Wren Walker

Wren Walker (self-portrait)

“This is a time when protection is necessary and diligence is required. If you tune in to the seasonal tides, you may indeed feel vulnerable during this part of the cycle. (See? You weren’t just being paranoid!) Now you can take measures to protect yourself. Fill your string jar. Set some wards. Work protection magic. Hold your loved ones close. Do not be embarrassed to ask for some extra help or reassurance. Watch over little ones. Reach out to those who are ill or frail or alone. Resources can still be a bit scarce before we reach the full lushness of spring or the plenty of the harvest.” – Wren Walker, co-founder of the legendary Witches’ Voice, on being “In the Thicket With Things.”

Alley Valkyrie holds up the front-page story of her arrest.

Alley Valkyrie holds up the front-page story of her arrest.

“When you stand up to the County Administrator and County Counsel right before they’re up for huge raises, their response is to violate your constitutional rights by banning you from the County building…”  - Feri Witch and Eugene activist Alley Valkyrie responding to her ban from County buildings after practicing free speech in Eugene, Oregon’s Free Speech Plaza.

That’s all I have for now, have a great day!

Pagan Community Notes is a companion to my usual Pagan News of Note, a new series more focused on news originating from within the Pagan community. I want to reinforce the idea that what happens to and within our organizations, groups, and events is news, and news-worthy. My hope is that more individuals, especially those working within Pagan organizations, get into the habit of sharing their news with the world. So lets get started!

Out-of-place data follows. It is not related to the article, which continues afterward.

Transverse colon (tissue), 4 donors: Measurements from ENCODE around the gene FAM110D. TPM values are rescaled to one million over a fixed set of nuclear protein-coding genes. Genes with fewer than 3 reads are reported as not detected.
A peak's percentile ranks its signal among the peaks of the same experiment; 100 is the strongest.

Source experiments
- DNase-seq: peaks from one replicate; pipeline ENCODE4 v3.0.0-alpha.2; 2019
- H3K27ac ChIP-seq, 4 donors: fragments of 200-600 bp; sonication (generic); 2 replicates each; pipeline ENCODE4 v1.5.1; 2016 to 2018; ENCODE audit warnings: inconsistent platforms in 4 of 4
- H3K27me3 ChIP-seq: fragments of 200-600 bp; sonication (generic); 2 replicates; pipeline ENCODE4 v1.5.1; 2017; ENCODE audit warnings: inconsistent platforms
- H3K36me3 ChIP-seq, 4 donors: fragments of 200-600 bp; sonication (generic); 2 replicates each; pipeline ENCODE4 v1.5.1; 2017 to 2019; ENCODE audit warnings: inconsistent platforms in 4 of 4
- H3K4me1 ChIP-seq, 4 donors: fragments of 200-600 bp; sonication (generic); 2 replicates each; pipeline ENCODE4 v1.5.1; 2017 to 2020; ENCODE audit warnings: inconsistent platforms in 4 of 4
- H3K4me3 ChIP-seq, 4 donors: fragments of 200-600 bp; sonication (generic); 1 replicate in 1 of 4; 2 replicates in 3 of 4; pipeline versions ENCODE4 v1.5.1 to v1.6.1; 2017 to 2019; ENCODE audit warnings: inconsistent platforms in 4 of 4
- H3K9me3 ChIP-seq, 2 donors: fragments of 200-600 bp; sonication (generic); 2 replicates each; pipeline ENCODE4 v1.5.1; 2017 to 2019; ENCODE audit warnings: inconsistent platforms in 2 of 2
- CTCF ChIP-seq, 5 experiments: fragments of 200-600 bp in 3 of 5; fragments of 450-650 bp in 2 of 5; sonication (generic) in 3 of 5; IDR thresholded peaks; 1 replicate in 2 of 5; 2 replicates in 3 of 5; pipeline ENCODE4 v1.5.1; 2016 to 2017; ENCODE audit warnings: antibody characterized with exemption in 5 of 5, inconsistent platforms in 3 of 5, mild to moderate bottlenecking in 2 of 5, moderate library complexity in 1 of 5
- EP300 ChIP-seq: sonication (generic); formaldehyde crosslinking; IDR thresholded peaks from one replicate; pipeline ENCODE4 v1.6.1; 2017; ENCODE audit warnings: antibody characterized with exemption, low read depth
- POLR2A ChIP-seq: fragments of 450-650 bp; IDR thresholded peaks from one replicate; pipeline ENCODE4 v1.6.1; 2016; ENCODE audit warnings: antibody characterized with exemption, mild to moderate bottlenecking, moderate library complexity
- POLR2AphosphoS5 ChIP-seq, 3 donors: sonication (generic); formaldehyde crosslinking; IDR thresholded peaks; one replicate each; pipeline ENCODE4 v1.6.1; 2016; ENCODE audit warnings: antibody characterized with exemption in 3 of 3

Wren’s Nest Closes Down: Yesterday, on the Witches’ Voice Facebook page, site co-founder Wren Walker announced that she was closing down the long-running and popular Pagan news service Wren’s Nest.

“Greetings! As many of you already know – or have discovered via a TWV link – Wren’s Nest is closed. There are new ways by which media and people exchange information. This page is one of them. We would like to thank everyone who supported, shared, commented and otherwise made Wren’s Nest News the resource that it was. It was my heart-felt pleasure and deepest honor to serve you.”

This is truly the end of any era. Wren’s Nest paved the way for sites like mine, and there’s strong evidence that it may have been the very first Pagan blog, certainly the first to deal with Pagan news. Here’s an excerpt from an article I wrote for Llewellyn’s 2007 Wicca Almanac concerning Wren’s Nest.

“The real revolution regarding Pagans and blogging began in 1997, with the launch of what would become the most popular Web site for Wiccans, Witches, and modern Pagans … While Wren’s Nest never identified itself [as a blog]. It is updated regularly (daily, in fact); it is organized chronologically, with individual posts one can link to, and it allows readers to comment on each post. While Wren rarely opines on the news links and essays she shares with her readership (aside from the occasional “Chirp”), this site proved that blogging is something that could work for Pagans as a mass audience. In the years that followed, many other bloggers have been inspired by (or have simply imitated) Wren’s approach. This paved the way for the blogging community we have now.”

While Wren’s Nest is closed, Wren herself is (along with other Witchvox staffers) still “chirping” news items at The Witches’ Voice Facebook page, so you can still get a selection of daily news items that way. Thank you Wren for your years of service, your contributions will be remembered and honored.